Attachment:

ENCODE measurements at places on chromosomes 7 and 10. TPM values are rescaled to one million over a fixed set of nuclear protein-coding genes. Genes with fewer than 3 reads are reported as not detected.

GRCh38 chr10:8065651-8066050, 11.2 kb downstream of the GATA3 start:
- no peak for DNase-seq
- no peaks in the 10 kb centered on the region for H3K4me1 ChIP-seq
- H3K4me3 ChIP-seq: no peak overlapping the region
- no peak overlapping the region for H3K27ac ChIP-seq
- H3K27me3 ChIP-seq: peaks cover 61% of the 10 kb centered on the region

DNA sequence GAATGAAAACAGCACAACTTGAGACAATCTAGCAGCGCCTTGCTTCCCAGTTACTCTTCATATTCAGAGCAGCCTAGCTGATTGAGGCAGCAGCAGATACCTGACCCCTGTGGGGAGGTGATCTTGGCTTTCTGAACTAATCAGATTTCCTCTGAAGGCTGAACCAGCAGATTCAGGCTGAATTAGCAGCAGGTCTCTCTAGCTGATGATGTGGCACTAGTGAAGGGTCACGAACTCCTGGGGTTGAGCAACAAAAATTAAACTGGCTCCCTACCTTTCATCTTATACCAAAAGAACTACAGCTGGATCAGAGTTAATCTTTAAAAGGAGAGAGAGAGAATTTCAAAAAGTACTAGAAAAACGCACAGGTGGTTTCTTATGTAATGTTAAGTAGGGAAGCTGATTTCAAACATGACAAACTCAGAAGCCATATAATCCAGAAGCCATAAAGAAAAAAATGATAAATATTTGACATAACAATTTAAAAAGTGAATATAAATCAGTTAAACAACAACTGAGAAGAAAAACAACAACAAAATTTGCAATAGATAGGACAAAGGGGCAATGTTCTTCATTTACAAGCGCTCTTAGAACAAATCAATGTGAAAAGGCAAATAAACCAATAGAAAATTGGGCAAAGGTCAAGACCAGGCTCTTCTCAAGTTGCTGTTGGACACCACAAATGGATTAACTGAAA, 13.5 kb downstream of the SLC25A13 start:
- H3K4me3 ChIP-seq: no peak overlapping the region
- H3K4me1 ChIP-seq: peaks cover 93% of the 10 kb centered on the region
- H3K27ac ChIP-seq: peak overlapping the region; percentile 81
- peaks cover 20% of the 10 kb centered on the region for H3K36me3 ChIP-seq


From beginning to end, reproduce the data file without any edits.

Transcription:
ENCODE measurements at places on chromosomes 7 and 10. TPM values are rescaled to one million over a fixed set of nuclear protein-coding genes. Genes with fewer than 3 reads are reported as not detected.

GRCh38 chr10:8065651-8066050, 11.2 kb downstream of the GATA3 start:
- no peak for DNase-seq
- no peaks in the 10 kb centered on the region for H3K4me1 ChIP-seq
- H3K4me3 ChIP-seq: no peak overlapping the region
- no peak overlapping the region for H3K27ac ChIP-seq
- H3K27me3 ChIP-seq: peaks cover 61% of the 10 kb centered on the region

DNA sequence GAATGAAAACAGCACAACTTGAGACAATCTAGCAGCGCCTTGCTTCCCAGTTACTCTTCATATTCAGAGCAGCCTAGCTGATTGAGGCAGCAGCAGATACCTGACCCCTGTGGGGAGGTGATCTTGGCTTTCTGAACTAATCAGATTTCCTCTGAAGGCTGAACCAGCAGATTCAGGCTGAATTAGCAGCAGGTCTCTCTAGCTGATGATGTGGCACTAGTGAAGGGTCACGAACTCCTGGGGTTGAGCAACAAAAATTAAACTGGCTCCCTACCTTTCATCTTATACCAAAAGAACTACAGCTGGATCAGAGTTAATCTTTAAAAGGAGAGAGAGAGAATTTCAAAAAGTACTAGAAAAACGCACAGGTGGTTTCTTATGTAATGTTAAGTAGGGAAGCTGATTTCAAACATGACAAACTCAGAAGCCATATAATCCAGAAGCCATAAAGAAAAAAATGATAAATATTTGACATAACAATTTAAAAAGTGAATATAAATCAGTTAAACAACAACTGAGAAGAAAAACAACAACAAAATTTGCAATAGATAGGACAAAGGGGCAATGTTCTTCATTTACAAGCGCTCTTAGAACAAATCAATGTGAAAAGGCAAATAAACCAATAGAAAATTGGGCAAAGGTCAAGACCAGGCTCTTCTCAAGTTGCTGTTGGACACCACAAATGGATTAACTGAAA, 13.5 kb downstream of the SLC25A13 start:
- H3K4me3 ChIP-seq: no peak overlapping the region
- H3K4me1 ChIP-seq: peaks cover 93% of the 10 kb centered on the region
- H3K27ac ChIP-seq: peak overlapping the region; percentile 81
- peaks cover 20% of the 10 kb centered on the region for H3K36me3 ChIP-seq